SAN VICENTE installation by Gustavo Cerquera

Gustavo Cerquera
Opens Friday 24 April 2015
On display in the Plate Glass Gallery until July 2015

San Vicente is an installation composed of several large-scale, hand-painted paper sculptures illuminated by projected animations. The environment created is a maze-like space inspired by Latin America histories and the aesthetics of ayahuasca hallucinations to recreate the physical, historical, and psychological sensations of the Amazon.

Things on things on things: Installation by VSVSVS

Things on things on things
On display until February 2015

As objects amass and come together, their similarities slowly emerge and they find ways to get close to each other. They spoon, they consume, they fit. These objects ebb and flow, combining and dissolving until they crystallize and assume their perfect arrangements. Culled from the collective archive, these clusters are our favourite objects so far.
We are VSVSVS (pronounced versus versus versus), a seven-person collective and artist-run centre based out of a warehouse in the portlands of Toronto, Ontario. Formed in 2010, our activities encompass collective art making, a residency program, a formal exhibition space, and individual studio practices. Our collective work focuses on the collaborative production of multiples, drawings, video works, sculpture, installations, and performance. An open framework allows each of us to play to our own interests and ends, while contributing to a common goal. Working with seven heads is an experiment in being together too much and making things constantly.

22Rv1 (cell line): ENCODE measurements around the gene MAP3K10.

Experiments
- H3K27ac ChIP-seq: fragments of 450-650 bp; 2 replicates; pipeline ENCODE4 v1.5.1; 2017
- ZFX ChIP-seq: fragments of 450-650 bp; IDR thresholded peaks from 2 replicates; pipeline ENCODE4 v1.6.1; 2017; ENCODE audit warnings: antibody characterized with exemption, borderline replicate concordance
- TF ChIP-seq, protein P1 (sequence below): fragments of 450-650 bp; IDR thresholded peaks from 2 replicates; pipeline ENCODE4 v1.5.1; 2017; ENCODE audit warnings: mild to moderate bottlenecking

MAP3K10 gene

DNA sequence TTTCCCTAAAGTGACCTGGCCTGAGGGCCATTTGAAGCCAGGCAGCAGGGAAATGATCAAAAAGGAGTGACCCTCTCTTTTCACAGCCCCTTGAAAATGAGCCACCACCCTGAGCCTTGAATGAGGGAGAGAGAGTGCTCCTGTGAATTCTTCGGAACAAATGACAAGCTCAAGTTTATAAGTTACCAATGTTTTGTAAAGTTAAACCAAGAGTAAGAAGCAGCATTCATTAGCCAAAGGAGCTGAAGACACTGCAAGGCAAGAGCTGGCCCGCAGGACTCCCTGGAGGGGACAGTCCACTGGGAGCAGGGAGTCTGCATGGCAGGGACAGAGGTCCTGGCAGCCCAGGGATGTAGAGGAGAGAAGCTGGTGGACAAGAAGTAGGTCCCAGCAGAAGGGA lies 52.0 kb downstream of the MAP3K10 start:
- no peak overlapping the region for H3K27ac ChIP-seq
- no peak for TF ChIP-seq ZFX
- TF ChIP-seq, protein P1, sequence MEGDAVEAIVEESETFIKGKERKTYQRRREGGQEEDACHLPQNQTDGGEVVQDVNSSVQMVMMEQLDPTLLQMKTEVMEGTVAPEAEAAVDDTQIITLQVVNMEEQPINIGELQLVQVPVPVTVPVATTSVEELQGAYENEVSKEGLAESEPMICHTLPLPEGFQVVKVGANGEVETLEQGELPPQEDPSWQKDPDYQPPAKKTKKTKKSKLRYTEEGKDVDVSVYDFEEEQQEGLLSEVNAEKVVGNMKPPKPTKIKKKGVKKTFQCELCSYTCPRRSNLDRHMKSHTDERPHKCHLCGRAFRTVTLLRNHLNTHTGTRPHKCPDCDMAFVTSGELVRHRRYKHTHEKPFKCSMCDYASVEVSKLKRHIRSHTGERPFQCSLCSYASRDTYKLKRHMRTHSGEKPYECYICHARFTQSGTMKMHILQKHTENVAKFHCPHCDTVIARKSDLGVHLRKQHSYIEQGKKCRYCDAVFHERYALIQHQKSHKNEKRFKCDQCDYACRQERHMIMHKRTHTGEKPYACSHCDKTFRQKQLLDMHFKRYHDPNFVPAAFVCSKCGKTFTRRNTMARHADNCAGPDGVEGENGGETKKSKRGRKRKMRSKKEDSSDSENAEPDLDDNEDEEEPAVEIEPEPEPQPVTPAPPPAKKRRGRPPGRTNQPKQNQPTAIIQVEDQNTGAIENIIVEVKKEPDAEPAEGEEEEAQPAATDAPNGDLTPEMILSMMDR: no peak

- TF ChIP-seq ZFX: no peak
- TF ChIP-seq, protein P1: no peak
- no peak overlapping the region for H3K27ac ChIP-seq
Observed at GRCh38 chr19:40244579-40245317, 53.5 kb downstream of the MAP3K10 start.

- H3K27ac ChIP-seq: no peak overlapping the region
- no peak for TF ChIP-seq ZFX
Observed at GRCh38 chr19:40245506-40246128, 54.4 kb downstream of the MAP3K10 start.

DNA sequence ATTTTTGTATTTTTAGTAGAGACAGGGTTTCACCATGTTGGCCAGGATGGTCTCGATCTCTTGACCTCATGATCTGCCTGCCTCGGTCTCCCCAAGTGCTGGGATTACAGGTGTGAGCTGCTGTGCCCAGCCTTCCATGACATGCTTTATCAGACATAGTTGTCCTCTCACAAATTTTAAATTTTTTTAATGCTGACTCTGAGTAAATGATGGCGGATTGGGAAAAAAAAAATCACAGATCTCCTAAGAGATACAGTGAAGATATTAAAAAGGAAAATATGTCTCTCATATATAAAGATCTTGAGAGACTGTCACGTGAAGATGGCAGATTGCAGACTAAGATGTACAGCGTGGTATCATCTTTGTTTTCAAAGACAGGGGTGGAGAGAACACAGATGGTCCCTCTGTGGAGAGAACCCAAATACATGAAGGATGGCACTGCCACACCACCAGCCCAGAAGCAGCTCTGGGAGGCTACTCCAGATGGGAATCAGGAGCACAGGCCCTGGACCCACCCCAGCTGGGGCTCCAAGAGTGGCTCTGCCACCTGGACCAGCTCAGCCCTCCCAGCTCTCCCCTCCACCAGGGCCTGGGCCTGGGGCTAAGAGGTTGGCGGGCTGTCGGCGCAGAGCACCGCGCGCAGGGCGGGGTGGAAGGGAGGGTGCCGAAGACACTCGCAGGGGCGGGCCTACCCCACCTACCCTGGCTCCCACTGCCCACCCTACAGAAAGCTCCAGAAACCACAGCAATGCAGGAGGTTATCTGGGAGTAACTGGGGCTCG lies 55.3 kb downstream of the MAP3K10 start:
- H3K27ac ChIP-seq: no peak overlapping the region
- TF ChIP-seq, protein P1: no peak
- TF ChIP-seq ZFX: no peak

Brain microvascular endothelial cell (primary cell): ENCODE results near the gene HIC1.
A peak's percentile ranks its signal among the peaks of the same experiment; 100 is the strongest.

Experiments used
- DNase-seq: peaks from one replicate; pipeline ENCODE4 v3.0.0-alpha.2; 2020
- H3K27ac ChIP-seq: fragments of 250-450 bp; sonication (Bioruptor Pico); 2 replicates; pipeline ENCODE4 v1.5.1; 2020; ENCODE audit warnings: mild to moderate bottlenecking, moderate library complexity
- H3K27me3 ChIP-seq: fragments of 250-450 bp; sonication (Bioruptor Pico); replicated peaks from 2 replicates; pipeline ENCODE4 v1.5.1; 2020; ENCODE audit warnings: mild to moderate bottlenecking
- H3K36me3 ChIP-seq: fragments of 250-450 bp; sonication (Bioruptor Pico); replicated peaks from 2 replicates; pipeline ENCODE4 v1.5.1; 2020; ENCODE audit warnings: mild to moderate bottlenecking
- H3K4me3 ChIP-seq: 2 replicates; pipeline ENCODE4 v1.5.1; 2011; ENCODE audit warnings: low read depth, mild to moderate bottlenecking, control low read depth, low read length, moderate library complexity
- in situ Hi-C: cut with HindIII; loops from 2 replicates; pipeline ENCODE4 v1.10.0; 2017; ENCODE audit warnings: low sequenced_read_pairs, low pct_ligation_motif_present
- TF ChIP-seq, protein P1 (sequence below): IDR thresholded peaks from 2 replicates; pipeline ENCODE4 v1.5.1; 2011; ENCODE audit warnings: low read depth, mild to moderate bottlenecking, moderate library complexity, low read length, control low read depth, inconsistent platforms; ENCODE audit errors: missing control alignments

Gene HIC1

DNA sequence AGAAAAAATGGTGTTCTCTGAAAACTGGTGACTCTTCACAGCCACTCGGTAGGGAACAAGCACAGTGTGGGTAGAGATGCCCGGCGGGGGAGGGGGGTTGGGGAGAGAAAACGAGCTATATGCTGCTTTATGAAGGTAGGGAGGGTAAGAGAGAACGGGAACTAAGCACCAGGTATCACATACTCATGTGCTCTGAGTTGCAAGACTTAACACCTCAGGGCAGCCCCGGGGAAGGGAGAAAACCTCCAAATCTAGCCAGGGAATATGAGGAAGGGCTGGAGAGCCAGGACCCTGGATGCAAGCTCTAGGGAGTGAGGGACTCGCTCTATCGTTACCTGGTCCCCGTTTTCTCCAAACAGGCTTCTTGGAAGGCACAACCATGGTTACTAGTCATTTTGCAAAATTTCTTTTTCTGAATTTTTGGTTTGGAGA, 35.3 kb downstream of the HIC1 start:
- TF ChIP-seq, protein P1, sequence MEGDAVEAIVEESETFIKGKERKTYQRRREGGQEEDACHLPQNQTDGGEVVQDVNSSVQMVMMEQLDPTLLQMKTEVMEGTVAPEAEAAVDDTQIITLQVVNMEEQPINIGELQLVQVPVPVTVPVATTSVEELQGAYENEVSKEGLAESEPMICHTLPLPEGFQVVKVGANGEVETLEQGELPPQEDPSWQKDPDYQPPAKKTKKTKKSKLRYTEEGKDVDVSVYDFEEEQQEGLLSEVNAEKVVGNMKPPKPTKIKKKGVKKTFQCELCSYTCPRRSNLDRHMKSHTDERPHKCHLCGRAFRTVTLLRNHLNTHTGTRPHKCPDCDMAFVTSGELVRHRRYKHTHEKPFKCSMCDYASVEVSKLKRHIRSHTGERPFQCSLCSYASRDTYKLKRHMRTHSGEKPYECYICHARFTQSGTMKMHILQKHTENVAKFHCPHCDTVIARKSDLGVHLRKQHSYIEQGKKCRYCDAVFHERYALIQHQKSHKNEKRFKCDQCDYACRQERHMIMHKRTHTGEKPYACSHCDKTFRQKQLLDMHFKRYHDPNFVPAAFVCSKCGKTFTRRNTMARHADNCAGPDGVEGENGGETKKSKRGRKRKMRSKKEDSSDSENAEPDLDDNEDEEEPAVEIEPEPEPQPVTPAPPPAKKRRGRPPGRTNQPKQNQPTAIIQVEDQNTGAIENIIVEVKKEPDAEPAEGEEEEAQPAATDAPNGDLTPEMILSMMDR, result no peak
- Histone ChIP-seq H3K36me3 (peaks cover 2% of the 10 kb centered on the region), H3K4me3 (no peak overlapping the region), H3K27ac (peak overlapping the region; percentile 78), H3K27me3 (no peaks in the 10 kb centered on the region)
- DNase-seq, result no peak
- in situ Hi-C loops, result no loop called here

periwinkle blues

periwinkle blues
Christopher Boyne

Opening Reception is Saturday 9 August 2014 at 7PM

periwinkle blues marks a moment from my fathers history. While fishing in the Gulf of St. Lawrence in the late nineteen-seventies my father was on a boat called Lucky Strike which landed five blue fin tuna in three days. This was an incredible achievement as most boats in the fleet would not catch five of these fish over their entire season. The five fish ranged in weight from just under four-hundred to over one thousand pounds. My father caught two fish each weighing eight-hundred pounds. He kept the hook from one of the catches in a pine box on top of his bureau and he kept pictures of him standing next to the enormous fish as they hung from their tails at the dock in the top drawer of his desk. I spent my entire life looking at these images and pushing my fingertips into the sharp point of the enormous hook.

About the Artist

Chris Boyne (b. 1984. Halifax, Nova Scotia) is a photo-based artist who uses found ideas, memory and fiction to create work with manifold complexities. His work has been shown across Canada and in the United States and he is the recipient of multiple awards including the Dick and Gretchen Evans Fellowship for Photography. He is currently based in Montreal and Halifax.

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By Nathalie Quagliotto
Gallery Intervention, 3 identical yellow neon signs (2013)
4 April to 26 July 2014

Three yellow neon signs that read the word “GALLERY” originally produced for a site-specific project organized by the Blackwood Gallery in 2013, are travelling to the Niagara Artist’s Centre from 4 April to 26 July 2014.  Placed in NAC’s street level front window gallery in close-proximity of one another, these neons mimic commercial publicity signage and humorously exaggerate this overlooked area to create a superfluous gallery space.